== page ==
Toyota issued its fourth green bond, in the same week US senators called the firm out for its lobbying on climate change. Ed Markey of Massachusetts and Sheldon Whitehouse of Rhode Island addressed US auto-industry lobbying at COP23, with Markey pushing for stronger standards on fuel. Think-tank InfluenceMap launched a report on the subject at the same event, focused on the two main US trade groups for the industry: the Alliance of Automobile Manufacturers and Global Automakers. The latest bond, issued by Toyota Motor Credit Corporation, is a €1.2bn deal, but only one tranche is green. The issuer did not disclose further terms. The bookrunner on the deal was Unicredit. Sustainalytics provided the second-party opinion.
Manulife has issued its debut green bond. The life insurance giant sold SGD500m (Singapore dollars) of notes in a deal expected to close today. They have a fixed-rate coupon of 3% until 2024, and from then on will offer a rate of 0.832% over the five-year swap rate of the Singapore dollar, as it stands at the time. The bonds mature in 2029. Manulife has identified a range of eligible criteria, backed by the Climate Bonds Initiative, that can be financed by the proceeds: renewables, green buildings, sustainable forestry, energy efficiency, clean transport, sustainable water management and pollution prevention and control. (Link)
NN Life and The Dai-ichi Life Insurance Company are two of the buyers of a debut green bond from the Japan Railway Construction, Transport and Technology Agency. The ¥20bn (€152m) issue will support the Urban Railway Convenience Enhancement Project, which is expected to take drivers off the road and onto public transport. The bond is the first to be verified by the Ministry of the Environment for conforming to Japan’s national guidelines, according to Dai-ichi. The guidelines were launched earlier this year, but the country’s green bond market hasn’t seen much activity so far as a result. Tokyo City priced its first green bond last month, and has committed to issuing more by the end of the year.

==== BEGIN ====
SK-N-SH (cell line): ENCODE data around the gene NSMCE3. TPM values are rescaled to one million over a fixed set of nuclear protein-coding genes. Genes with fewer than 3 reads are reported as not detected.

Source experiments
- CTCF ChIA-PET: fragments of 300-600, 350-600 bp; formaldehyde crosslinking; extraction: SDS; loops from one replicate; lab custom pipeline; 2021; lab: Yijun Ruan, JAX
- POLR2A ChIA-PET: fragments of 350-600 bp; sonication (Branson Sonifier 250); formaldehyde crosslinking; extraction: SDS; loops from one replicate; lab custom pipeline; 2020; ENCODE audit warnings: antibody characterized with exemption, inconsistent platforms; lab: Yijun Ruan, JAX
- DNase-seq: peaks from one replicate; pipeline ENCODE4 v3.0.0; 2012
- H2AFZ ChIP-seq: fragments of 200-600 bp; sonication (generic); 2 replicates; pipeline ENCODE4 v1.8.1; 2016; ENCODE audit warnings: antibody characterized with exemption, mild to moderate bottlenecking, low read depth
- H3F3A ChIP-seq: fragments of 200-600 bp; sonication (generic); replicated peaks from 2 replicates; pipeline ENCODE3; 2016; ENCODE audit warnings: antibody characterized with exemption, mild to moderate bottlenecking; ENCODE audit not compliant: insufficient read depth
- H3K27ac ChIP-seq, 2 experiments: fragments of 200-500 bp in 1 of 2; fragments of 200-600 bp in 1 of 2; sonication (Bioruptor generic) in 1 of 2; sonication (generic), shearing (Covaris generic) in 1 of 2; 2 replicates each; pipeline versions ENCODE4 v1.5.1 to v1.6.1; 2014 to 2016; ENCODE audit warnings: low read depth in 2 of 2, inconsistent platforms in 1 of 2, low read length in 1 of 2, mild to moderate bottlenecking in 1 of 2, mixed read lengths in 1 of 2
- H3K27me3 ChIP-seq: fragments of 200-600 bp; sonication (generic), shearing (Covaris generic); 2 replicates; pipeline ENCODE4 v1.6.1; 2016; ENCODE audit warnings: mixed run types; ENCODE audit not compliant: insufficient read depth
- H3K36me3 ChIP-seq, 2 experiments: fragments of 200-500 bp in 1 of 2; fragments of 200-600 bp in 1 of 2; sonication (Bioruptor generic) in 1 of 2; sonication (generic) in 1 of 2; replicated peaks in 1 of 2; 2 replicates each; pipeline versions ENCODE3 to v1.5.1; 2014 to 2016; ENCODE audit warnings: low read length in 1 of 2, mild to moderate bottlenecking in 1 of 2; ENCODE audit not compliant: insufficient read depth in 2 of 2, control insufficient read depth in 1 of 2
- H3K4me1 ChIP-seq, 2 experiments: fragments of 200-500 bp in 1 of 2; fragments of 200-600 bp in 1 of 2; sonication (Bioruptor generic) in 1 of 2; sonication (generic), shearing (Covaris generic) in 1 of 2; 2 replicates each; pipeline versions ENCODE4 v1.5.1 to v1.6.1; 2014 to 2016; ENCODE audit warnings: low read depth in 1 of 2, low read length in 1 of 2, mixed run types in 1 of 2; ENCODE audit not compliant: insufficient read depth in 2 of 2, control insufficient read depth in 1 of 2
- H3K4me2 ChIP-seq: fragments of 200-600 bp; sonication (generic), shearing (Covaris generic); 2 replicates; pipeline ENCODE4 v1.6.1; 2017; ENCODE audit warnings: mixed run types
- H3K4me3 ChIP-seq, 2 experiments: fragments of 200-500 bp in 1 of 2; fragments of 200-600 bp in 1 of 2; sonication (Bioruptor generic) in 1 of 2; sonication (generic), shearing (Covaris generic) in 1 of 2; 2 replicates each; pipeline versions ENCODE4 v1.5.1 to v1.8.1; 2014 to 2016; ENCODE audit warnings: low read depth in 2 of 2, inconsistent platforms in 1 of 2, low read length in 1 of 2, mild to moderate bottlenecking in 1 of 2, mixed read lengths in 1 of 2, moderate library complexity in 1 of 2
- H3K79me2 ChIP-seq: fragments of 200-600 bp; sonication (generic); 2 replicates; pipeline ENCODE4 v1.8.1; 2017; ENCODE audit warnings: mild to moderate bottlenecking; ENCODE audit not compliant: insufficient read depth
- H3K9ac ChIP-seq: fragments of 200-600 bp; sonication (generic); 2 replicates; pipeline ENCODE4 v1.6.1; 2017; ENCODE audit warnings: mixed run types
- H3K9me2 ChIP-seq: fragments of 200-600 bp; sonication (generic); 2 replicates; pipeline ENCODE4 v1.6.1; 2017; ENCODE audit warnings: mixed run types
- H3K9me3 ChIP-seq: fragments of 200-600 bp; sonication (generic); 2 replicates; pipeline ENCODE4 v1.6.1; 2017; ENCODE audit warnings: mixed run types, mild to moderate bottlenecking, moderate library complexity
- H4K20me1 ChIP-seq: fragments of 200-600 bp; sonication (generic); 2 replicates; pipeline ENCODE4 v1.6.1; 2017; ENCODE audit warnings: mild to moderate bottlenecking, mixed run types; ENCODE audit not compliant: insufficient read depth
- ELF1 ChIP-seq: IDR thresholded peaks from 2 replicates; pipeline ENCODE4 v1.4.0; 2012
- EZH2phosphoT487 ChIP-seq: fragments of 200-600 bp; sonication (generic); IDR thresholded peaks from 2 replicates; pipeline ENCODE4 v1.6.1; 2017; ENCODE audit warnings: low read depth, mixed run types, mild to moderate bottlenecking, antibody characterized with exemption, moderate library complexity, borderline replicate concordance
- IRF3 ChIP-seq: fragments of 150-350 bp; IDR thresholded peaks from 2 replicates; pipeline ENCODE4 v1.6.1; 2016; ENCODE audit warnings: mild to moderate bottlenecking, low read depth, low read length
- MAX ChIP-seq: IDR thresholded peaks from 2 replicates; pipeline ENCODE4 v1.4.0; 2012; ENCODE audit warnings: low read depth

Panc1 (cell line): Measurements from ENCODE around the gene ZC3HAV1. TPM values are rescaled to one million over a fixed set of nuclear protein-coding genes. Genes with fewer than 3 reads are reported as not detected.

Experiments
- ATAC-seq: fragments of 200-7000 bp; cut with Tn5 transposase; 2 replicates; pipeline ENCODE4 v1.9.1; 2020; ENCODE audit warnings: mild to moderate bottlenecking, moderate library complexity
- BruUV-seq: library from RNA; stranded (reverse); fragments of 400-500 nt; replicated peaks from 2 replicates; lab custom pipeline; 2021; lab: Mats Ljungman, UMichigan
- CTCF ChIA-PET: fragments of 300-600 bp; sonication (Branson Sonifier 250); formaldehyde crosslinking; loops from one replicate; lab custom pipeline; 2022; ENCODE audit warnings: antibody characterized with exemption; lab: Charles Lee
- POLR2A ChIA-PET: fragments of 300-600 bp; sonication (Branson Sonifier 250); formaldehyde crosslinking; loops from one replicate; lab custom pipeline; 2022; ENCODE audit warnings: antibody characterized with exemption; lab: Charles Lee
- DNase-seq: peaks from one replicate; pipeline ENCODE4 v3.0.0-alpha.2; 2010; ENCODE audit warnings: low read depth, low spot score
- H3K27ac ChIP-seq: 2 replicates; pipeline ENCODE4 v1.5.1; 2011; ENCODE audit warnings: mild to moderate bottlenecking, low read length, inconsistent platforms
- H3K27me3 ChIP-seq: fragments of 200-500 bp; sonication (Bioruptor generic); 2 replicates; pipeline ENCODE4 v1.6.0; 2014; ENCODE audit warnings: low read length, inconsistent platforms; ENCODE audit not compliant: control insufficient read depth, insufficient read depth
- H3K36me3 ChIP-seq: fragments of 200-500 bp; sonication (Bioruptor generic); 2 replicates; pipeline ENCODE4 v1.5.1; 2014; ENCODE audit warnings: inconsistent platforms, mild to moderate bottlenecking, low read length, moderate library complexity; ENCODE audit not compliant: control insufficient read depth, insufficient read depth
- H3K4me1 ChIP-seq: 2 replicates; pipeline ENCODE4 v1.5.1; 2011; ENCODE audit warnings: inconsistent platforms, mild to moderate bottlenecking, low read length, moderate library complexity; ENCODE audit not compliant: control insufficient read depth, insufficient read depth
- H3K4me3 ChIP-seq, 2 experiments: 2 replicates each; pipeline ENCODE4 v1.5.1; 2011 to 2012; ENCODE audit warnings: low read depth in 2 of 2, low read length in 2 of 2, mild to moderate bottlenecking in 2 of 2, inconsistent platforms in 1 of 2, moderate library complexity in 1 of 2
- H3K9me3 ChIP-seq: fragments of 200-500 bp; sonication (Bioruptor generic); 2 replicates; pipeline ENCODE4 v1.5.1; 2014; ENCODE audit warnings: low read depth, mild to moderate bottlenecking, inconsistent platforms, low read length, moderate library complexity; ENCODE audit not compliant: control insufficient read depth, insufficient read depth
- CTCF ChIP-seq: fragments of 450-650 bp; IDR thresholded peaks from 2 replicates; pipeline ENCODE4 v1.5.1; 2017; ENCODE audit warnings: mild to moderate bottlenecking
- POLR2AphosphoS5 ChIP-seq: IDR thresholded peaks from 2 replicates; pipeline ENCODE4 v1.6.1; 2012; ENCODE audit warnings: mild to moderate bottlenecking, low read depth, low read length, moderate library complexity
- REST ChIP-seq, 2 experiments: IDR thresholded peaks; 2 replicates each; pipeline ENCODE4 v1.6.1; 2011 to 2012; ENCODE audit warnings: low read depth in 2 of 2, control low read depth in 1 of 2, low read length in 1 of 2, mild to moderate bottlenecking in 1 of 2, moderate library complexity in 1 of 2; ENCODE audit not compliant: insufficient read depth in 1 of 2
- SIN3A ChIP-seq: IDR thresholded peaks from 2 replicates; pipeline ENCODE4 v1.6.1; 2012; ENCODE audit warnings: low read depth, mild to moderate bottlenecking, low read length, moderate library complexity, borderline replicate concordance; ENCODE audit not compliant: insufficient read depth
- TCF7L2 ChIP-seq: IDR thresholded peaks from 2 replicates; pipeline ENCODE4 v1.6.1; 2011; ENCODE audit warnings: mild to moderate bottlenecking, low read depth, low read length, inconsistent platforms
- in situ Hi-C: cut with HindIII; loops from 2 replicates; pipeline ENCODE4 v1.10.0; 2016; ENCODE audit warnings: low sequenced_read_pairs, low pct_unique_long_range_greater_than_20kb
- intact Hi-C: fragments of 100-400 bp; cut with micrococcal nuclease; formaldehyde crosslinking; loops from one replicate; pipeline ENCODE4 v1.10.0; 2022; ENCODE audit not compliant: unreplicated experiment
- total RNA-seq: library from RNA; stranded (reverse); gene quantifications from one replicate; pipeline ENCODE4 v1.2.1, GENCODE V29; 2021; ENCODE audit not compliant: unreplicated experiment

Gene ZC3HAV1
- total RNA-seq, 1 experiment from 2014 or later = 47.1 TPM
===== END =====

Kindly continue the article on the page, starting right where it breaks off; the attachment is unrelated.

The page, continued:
Other sustainability bonds
HSBC has issued a bond to finance the Sustainable Development Goals. The $1bn deal – which RI understands has a tenor of six years, but is callable after just five – was three-times oversubscribed. Although HSBC hit the headlines two weeks ago when it announced plans to invest $100bn in climate finance, this bond will not be limited to environmental goals – it will finance projects and businesses that support good health and wellbeing, quality education, clean water and sanitation, affordable and clean energy, industry, innovation and infrastructure, sustainable cities and communities, and climate action. Sustainalytics provided the second-party review, which says HSBC will report annually on its progress. The World Bank issued the first labelled SDG bond earlier this year, with many green and sustainability bond issuers ‘mapping’ their deals to the goals. Others have issued thematic bonds that support SDGs, such as the African Development Bank’s ‘Light up and Power Africa’ bonds and gender bonds from National Australia Bank’s and QBE Insurance Group.